This post is also available in: Español (Spanish)
Last year, because of pandemic consequences and the “not in my backyard” (NIMBY) effect, we came to the forced conclusion that we would need to change the project site from the Matias Hernandez River to the Juan Diaz River, both in Panama City. We started this project in 2017 since we were tired and frustrated from witnessing tons of garbage drift down daily to the mangroves and ocean. We started working in the Matías Hernández River because it is our backyard.
At that time, we began with constant and straightforward mangrove cleanups, as well as researching ways we could prevent this garbage from reaching the oceans by collecting it while still in the river. With many data unknowns, it took us over two years to define a system, location, operation plan, and have authorities and other key stakeholders aligned to permit the installation of a floating barrier as a pilot.
As a pioneer in Panama, our barrier B.o.B (for “Barrera o Basura”, in Spanish; “Barrier or Trash” in English) got a lot of press attention, particularly after big storms when most garbage accumulated in the barrier. From the beginning, we were interested in having this pilot serve as a tool for data generation, best practices, and inspiration for others to replicate it in as many rivers as possible. We invested a lot of effort in maximizing the barrier’s efficiency in trapping garbage, improving its retention capacity, and removal time from the river. We kept statistics of garbage weight and volume retrieved from the river, and performed several characterization exercises, enabling us to generate interesting information on the type of garbage that flows in the river, a first for a Panama river.
Since we were already working in the Matías Hernández River, it was logical for us to propose this site to the Benioff Ocean Initiative call for proposals in 2019. Before we could begin executing this grant, the COVID pandemic and the start of the 2020 rainy season hit us, and the garbage accumulation combined with mobilization restrictions caused unforeseen inconveniences to our neighbors. Despite our efforts to mitigate these inconveniences and gain support for the project, there was no tolerance for our pilot’s presence on that site. This is a common phenomenon – everyone agrees the environment’s protection is important, but not all are willing to sacrifice comfort, or put time and work to contribute to this common cause.
We were wrong to assume our neighbors shared our goals for a garbage-free wetland and ocean (their larger backyard), particularly as this is a project with no financial burden on them. Keeping true to our organization’s mission and goals, our Board of Directors was not willing to insist on implementing a positive project, despite the legality of our presence, in a place where we would be in constant conflict with the community. We, therefore, removed our floating barrier on July 29, 2020.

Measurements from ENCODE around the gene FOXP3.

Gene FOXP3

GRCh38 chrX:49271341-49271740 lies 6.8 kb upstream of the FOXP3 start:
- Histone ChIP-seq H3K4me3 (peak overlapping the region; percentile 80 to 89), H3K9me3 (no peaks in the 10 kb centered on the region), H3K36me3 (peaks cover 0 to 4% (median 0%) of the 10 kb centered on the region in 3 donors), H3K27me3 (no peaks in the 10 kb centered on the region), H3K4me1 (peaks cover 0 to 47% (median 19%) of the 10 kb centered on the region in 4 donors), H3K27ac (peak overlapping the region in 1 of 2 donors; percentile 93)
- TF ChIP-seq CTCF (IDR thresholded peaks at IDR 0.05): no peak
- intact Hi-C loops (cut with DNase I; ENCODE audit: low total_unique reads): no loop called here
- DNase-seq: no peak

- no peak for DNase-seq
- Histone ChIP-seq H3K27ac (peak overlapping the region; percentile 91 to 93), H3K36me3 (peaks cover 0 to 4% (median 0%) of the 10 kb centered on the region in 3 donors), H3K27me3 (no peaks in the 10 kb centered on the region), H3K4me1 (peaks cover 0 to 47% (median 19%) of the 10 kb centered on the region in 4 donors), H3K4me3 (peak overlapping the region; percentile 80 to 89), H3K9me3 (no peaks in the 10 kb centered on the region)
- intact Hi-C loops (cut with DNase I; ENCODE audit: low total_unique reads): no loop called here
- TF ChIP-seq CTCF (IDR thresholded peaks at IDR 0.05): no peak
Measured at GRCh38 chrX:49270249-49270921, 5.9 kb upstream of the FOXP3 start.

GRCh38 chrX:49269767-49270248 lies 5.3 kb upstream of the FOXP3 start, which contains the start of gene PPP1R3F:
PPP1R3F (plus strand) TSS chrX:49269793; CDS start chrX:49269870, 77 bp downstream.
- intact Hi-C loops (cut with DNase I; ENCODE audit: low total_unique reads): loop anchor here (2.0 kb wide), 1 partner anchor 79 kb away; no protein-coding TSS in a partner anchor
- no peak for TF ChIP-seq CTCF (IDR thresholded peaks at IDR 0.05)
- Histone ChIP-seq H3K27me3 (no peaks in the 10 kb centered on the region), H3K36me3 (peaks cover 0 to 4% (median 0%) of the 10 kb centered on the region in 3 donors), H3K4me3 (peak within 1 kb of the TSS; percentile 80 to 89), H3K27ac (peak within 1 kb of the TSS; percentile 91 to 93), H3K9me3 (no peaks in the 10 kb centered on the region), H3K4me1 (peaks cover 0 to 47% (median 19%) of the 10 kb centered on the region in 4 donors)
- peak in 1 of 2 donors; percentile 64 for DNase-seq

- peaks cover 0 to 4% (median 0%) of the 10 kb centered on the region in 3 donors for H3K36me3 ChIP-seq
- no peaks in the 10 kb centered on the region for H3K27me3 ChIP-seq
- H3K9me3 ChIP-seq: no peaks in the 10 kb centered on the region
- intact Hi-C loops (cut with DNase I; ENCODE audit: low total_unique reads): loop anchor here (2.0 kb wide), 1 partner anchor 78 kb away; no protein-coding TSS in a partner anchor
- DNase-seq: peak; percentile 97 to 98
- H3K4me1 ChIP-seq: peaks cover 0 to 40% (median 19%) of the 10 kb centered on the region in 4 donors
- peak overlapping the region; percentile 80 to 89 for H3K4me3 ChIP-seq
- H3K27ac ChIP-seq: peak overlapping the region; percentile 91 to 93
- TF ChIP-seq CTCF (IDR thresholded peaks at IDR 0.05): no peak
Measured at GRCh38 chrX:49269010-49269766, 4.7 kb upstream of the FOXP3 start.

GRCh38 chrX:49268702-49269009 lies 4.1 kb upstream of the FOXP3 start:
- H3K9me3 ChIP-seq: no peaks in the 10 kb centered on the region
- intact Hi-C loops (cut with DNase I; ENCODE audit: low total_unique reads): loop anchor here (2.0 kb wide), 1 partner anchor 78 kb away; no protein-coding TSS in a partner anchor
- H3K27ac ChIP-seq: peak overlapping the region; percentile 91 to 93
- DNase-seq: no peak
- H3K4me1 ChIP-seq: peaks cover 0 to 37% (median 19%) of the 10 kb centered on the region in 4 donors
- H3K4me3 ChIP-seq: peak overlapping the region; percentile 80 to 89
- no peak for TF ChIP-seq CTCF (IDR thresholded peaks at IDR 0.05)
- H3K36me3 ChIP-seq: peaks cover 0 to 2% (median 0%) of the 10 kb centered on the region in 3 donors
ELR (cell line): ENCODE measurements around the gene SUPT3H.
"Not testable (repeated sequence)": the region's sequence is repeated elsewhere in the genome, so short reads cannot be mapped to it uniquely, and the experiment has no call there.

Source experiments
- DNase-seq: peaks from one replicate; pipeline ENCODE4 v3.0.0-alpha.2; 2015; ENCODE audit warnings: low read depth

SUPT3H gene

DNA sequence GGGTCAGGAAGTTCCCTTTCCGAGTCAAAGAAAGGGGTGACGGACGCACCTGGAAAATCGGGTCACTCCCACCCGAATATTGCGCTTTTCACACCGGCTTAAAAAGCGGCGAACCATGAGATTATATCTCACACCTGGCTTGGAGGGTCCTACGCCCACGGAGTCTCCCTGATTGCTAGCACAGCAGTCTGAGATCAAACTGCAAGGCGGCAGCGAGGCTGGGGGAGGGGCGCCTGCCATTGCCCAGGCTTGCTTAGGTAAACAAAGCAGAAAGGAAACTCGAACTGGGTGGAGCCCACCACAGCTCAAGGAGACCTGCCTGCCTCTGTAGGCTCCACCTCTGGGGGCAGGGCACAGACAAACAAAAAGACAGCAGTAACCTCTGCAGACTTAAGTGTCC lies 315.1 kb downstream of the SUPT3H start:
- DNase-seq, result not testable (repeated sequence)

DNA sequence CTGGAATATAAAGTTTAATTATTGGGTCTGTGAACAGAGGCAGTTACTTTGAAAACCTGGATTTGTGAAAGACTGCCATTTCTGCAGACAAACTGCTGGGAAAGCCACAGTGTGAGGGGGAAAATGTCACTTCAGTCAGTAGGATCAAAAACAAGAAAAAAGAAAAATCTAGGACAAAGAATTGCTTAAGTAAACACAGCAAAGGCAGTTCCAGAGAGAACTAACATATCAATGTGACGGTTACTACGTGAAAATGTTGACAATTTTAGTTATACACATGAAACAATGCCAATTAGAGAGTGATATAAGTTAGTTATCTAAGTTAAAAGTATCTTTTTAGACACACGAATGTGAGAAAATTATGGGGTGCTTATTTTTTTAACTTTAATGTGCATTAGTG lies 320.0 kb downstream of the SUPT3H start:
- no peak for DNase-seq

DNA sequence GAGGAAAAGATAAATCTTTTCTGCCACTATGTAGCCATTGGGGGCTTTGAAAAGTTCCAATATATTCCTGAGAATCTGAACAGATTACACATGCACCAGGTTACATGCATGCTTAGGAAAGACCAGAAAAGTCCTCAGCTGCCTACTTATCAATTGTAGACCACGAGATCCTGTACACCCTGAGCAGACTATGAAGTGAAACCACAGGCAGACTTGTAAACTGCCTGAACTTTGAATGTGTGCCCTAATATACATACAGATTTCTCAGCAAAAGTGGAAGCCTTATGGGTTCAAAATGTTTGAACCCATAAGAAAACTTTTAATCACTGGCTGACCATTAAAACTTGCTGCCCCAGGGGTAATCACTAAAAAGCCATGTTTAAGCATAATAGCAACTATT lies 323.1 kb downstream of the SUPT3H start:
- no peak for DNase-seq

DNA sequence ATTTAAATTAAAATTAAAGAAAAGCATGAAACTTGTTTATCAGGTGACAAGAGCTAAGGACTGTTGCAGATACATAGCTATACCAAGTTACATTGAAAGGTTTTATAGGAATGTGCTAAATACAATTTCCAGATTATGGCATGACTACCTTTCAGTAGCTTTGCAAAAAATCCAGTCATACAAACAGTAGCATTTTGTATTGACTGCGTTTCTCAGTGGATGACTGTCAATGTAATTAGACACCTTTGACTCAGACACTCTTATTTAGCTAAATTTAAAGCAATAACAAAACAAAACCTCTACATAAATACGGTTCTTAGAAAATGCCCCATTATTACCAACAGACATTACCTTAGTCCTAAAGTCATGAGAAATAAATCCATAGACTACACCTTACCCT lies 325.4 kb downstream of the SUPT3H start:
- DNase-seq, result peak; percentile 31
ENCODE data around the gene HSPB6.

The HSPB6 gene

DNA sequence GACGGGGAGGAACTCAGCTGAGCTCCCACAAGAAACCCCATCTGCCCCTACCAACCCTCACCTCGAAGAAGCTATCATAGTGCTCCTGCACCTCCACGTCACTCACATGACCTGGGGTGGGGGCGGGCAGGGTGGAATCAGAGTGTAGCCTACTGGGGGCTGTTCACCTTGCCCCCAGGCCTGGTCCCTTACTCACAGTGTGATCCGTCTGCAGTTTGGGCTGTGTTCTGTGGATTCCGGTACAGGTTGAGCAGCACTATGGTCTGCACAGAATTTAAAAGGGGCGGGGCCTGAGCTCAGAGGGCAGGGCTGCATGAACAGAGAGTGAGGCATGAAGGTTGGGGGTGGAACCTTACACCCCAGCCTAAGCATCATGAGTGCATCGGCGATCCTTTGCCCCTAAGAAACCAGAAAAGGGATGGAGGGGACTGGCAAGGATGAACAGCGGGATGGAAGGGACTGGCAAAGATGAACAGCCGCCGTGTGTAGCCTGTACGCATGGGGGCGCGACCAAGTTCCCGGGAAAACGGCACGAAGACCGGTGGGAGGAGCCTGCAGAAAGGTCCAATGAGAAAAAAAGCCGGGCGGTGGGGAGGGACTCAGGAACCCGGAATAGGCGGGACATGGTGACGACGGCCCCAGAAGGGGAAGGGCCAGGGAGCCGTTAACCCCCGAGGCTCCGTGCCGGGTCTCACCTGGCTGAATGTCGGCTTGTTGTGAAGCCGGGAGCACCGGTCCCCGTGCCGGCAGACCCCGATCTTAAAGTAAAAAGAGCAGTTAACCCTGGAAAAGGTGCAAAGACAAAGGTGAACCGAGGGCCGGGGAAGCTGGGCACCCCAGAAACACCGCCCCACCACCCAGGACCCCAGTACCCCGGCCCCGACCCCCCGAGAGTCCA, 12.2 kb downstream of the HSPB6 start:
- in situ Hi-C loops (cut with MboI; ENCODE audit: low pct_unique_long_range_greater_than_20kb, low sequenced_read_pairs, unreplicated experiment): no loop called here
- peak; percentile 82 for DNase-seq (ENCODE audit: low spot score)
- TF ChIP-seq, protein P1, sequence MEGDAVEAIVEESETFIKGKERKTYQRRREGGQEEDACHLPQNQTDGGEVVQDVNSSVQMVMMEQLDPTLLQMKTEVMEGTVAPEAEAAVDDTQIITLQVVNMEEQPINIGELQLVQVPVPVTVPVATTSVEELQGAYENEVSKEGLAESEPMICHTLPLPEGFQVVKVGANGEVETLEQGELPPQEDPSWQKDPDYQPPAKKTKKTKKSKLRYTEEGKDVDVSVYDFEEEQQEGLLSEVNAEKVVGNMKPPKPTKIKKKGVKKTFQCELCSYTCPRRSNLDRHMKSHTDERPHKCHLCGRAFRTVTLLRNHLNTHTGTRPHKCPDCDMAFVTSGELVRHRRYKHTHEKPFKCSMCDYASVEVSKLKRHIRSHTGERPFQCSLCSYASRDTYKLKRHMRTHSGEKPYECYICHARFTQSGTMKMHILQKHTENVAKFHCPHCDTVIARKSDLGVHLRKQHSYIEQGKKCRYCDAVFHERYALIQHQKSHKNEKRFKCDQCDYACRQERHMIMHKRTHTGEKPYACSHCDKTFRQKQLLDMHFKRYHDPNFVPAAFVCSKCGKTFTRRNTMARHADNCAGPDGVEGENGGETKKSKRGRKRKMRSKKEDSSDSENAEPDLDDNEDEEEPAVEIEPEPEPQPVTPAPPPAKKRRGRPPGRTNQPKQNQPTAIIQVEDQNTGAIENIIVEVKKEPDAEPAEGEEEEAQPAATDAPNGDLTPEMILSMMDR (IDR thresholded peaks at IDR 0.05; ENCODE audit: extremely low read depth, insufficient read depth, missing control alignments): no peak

We applied our newly gained knowledge in the search, design, and characteristics of a new project site. We were able to identify three new potential sites for our project. The place needed to have certain characteristics, such as proximity and access to an urban and polluted river, proximity and access to road, access to electric/ wifi grid, and very importantly: buy-in and support from neighbors in addition to authorities and other stakeholders. Two of the sites are in the originally proposed Matías Hernández watershed, and the third is in a different but contiguous watershed, the Juan Díaz river.
Early this year, after much debate of the pros and cons of each site, analyzing different aspects, including political, social, and economic aspects, our Board of Directors agreed to move the project to the Juan Díaz River.
The Juan Díaz watershed is one of the largest watersheds in Panama City. It is densely populated in its mid and low watershed portions, but maintains important forest cover in the upper watershed, in the river origins, and it ends in an important Ramsar site and Bay of Panama Wildlife Refuge. This protected wetland spans over 85,664 km2, and comprises, among other features, lagoons, grasslands, floodplain forests, and mangroves. It is home to many fauna and flora species, over 295 plant species, 25 mollusks and crustaceans, 200 birds, 74 fish, and 50 mammals. Over 27 species of fiddler crabs have been described for this protected area, more than anywhere else in the world. Globally threatened species that live in this wetland include the American crocodile (Crocodylus acutus), spider monkey (Ateles geoffroyi), giant anteater (Myrmecophaga tridactyla), tapir (Tapirus bairdii), and the tea mangrove (Pelliciera rhizophorae)1.
These last six months have been spent gathering information, commissioning different studies (soil, topography, hydrology, hydraulic, environmental impact assessments) needed for permits, redesigning our trash-trapping device and architectural plans, and communicating about the project to different stakeholders, authorities, communities, neighbors, private sector and non-profit allies, etc.
We are confident that “things happen for a reason” and that this setback will allow us to execute a more robust project, with better allies, better communication strategies, and the needed social license to operate effectively.